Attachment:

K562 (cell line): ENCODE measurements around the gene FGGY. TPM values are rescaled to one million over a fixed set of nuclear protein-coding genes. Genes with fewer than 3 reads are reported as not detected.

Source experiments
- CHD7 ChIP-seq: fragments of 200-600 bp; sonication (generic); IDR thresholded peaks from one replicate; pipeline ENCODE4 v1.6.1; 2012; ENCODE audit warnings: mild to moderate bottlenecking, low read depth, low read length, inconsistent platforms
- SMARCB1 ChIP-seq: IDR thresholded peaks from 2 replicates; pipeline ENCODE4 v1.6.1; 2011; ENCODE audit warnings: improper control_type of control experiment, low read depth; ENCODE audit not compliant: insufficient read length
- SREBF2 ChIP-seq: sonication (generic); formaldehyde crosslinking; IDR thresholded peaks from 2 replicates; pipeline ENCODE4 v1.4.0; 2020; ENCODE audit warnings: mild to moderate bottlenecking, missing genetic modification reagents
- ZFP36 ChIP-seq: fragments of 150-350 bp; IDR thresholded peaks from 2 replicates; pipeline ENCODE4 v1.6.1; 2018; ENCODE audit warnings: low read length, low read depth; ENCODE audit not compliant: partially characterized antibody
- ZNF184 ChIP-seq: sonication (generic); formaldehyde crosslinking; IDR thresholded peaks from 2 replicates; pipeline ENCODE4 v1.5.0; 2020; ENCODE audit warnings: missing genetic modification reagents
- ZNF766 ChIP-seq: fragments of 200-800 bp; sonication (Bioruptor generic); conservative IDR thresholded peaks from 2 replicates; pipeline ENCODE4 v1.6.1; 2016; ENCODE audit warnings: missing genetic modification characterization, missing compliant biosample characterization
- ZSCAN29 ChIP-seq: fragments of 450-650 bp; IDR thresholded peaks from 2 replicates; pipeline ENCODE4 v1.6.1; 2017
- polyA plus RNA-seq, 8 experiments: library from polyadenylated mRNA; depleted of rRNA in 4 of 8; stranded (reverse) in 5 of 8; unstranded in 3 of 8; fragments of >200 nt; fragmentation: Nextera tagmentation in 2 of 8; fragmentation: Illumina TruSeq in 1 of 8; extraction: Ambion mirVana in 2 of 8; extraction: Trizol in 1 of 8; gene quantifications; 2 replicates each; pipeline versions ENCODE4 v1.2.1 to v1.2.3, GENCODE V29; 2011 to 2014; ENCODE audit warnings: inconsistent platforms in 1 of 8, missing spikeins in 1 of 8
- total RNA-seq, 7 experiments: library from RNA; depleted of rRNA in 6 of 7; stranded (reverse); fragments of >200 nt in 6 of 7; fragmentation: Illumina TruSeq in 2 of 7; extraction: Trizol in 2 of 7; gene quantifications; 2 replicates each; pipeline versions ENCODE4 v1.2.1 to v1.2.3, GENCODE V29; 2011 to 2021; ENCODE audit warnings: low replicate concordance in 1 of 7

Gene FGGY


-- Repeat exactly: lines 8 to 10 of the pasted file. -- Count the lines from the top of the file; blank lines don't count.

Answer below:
- ZNF766 ChIP-seq: fragments of 200-800 bp; sonication (Bioruptor generic); conservative IDR thresholded peaks from 2 replicates; pipeline ENCODE4 v1.6.1; 2016; ENCODE audit warnings: missing genetic modification characterization, missing compliant biosample characterization
- ZSCAN29 ChIP-seq: fragments of 450-650 bp; IDR thresholded peaks from 2 replicates; pipeline ENCODE4 v1.6.1; 2017
- polyA plus RNA-seq, 8 experiments: library from polyadenylated mRNA; depleted of rRNA in 4 of 8; stranded (reverse) in 5 of 8; unstranded in 3 of 8; fragments of >200 nt; fragmentation: Nextera tagmentation in 2 of 8; fragmentation: Illumina TruSeq in 1 of 8; extraction: Ambion mirVana in 2 of 8; extraction: Trizol in 1 of 8; gene quantifications; 2 replicates each; pipeline versions ENCODE4 v1.2.1 to v1.2.3, GENCODE V29; 2011 to 2014; ENCODE audit warnings: inconsistent platforms in 1 of 8, missing spikeins in 1 of 8